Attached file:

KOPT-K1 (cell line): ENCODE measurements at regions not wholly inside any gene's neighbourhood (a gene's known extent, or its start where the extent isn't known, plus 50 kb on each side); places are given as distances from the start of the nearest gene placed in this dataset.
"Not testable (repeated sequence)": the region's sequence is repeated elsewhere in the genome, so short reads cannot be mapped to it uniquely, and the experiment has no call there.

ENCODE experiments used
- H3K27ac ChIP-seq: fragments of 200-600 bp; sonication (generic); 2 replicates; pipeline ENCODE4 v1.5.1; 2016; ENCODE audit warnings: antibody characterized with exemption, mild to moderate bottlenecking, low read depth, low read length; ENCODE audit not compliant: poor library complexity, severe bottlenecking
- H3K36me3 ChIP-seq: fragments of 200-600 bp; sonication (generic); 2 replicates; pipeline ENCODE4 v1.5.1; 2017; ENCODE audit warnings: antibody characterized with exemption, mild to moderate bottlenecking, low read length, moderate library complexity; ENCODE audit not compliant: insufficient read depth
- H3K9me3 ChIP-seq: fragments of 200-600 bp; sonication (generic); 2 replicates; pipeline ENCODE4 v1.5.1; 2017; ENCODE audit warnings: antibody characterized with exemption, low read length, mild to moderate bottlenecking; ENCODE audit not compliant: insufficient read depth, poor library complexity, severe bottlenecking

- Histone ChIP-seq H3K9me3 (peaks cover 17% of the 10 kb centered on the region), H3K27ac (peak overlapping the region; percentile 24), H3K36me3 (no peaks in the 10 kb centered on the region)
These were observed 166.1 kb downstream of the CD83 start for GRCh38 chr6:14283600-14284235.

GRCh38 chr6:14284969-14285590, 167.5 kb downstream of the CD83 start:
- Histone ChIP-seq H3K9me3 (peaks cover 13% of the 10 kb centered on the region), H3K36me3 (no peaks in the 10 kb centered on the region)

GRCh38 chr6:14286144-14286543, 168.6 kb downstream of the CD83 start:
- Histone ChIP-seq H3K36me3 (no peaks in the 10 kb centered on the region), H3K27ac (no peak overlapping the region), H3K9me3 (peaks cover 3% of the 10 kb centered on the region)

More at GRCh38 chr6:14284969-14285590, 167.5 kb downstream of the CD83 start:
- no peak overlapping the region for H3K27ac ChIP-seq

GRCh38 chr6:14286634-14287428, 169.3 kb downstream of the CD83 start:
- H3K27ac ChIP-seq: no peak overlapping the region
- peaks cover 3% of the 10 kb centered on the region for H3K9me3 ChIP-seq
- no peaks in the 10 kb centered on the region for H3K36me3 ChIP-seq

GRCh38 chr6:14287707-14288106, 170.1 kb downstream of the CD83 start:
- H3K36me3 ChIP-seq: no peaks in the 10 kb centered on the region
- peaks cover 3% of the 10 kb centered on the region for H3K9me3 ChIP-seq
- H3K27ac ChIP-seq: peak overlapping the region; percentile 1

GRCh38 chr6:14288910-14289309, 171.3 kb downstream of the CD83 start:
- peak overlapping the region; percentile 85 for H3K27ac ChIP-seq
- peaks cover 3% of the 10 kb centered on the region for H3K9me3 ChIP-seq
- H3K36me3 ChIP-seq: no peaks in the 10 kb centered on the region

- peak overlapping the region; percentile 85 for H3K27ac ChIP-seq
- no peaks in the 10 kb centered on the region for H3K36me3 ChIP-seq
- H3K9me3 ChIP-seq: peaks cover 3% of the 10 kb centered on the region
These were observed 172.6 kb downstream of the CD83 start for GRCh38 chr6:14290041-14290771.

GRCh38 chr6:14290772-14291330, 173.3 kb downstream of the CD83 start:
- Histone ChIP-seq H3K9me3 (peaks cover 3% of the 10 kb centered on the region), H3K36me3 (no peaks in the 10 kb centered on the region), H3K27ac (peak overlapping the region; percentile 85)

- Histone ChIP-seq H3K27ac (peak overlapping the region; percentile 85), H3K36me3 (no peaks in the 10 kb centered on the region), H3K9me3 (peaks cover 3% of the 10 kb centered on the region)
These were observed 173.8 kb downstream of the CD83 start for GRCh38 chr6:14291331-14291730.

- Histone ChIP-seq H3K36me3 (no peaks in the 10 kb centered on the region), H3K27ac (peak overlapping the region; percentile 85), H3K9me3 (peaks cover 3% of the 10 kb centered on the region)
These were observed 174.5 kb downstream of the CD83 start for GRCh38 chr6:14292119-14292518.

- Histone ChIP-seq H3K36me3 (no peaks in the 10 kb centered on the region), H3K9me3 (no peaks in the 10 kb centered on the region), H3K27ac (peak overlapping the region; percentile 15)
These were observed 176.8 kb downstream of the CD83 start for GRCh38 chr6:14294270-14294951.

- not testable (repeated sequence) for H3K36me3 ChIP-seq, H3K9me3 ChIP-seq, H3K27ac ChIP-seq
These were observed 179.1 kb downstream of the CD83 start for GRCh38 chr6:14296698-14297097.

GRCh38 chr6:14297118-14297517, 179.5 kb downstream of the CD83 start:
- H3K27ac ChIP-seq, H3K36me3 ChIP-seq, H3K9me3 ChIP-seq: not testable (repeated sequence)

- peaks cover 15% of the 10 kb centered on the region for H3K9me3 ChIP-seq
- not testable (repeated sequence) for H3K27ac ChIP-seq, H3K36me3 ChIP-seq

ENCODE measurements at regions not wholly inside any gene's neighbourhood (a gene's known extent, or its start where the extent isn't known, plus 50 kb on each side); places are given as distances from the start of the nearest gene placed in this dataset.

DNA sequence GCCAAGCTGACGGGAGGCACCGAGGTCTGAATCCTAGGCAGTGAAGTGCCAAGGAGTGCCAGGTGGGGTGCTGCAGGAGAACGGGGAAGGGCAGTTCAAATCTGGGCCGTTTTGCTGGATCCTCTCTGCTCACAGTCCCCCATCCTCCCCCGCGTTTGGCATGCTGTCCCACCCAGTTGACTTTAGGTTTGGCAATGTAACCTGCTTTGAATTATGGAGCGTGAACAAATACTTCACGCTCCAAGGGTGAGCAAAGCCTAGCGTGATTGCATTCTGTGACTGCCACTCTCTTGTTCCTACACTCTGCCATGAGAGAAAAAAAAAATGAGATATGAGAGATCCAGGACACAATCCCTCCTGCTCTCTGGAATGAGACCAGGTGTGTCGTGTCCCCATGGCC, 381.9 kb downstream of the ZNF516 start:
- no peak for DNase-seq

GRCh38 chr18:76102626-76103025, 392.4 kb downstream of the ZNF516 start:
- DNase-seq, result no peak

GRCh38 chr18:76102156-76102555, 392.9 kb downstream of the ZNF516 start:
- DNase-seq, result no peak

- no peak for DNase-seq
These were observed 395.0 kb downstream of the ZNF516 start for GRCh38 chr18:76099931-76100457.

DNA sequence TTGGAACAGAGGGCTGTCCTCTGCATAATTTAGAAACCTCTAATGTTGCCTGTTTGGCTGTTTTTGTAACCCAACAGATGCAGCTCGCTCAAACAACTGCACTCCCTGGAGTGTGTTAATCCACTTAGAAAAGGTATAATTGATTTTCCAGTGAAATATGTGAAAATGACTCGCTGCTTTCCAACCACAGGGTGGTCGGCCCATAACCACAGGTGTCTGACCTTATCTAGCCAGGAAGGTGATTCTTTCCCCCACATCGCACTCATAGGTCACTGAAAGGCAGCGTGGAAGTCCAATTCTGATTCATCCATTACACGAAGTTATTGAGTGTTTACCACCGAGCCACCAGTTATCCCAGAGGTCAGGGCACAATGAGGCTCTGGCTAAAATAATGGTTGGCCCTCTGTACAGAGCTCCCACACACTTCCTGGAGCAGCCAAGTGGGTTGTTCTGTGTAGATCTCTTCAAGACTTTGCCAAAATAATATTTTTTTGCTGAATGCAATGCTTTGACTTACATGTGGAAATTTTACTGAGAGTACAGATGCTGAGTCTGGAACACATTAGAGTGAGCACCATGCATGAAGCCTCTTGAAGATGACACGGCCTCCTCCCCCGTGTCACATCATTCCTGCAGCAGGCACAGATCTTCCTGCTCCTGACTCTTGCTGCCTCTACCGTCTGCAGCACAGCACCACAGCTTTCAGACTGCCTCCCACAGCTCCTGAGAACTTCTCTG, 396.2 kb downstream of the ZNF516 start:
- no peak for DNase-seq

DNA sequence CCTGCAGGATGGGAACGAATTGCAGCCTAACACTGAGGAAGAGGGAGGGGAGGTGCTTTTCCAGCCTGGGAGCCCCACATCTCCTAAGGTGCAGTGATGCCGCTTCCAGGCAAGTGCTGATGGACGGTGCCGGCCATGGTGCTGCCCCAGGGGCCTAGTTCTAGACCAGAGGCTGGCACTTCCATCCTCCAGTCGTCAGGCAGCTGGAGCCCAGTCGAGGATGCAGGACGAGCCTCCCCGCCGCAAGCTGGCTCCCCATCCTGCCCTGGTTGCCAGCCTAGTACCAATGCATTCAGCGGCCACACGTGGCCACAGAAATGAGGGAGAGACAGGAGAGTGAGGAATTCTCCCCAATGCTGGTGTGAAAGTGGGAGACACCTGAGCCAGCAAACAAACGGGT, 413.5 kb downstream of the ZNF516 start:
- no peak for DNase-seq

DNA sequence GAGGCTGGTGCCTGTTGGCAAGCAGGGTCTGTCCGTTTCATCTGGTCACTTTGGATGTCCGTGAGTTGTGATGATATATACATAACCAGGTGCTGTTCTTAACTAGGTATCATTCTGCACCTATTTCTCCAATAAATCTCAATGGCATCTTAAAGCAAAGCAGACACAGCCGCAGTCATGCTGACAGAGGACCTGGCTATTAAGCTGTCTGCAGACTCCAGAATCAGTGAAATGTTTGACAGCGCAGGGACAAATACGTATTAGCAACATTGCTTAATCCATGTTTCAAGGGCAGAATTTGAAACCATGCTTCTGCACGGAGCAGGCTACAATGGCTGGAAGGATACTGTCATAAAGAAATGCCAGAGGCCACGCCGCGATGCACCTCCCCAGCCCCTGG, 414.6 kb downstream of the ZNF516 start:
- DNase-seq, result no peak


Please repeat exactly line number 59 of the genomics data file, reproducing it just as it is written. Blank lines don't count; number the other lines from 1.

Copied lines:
- DNase-seq, result no peak